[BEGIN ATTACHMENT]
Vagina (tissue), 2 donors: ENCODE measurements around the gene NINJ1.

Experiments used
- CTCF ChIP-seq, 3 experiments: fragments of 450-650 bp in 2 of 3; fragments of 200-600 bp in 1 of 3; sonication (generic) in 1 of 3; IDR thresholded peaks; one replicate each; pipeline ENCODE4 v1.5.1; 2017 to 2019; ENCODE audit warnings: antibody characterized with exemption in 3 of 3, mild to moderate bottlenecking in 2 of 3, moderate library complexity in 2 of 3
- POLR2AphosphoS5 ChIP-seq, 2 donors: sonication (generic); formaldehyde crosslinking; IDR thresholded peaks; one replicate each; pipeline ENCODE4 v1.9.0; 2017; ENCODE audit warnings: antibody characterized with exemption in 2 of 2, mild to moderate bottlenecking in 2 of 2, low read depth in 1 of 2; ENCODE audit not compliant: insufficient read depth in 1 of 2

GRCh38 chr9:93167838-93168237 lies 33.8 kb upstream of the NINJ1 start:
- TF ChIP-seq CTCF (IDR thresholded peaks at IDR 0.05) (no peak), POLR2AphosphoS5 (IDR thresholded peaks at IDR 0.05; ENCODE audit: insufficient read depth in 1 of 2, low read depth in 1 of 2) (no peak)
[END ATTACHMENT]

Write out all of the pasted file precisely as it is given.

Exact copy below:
Vagina (tissue), 2 donors: ENCODE measurements around the gene NINJ1.

Experiments used
- CTCF ChIP-seq, 3 experiments: fragments of 450-650 bp in 2 of 3; fragments of 200-600 bp in 1 of 3; sonication (generic) in 1 of 3; IDR thresholded peaks; one replicate each; pipeline ENCODE4 v1.5.1; 2017 to 2019; ENCODE audit warnings: antibody characterized with exemption in 3 of 3, mild to moderate bottlenecking in 2 of 3, moderate library complexity in 2 of 3
- POLR2AphosphoS5 ChIP-seq, 2 donors: sonication (generic); formaldehyde crosslinking; IDR thresholded peaks; one replicate each; pipeline ENCODE4 v1.9.0; 2017; ENCODE audit warnings: antibody characterized with exemption in 2 of 2, mild to moderate bottlenecking in 2 of 2, low read depth in 1 of 2; ENCODE audit not compliant: insufficient read depth in 1 of 2

GRCh38 chr9:93167838-93168237 lies 33.8 kb upstream of the NINJ1 start:
- TF ChIP-seq CTCF (IDR thresholded peaks at IDR 0.05) (no peak), POLR2AphosphoS5 (IDR thresholded peaks at IDR 0.05; ENCODE audit: insufficient read depth in 1 of 2, low read depth in 1 of 2) (no peak)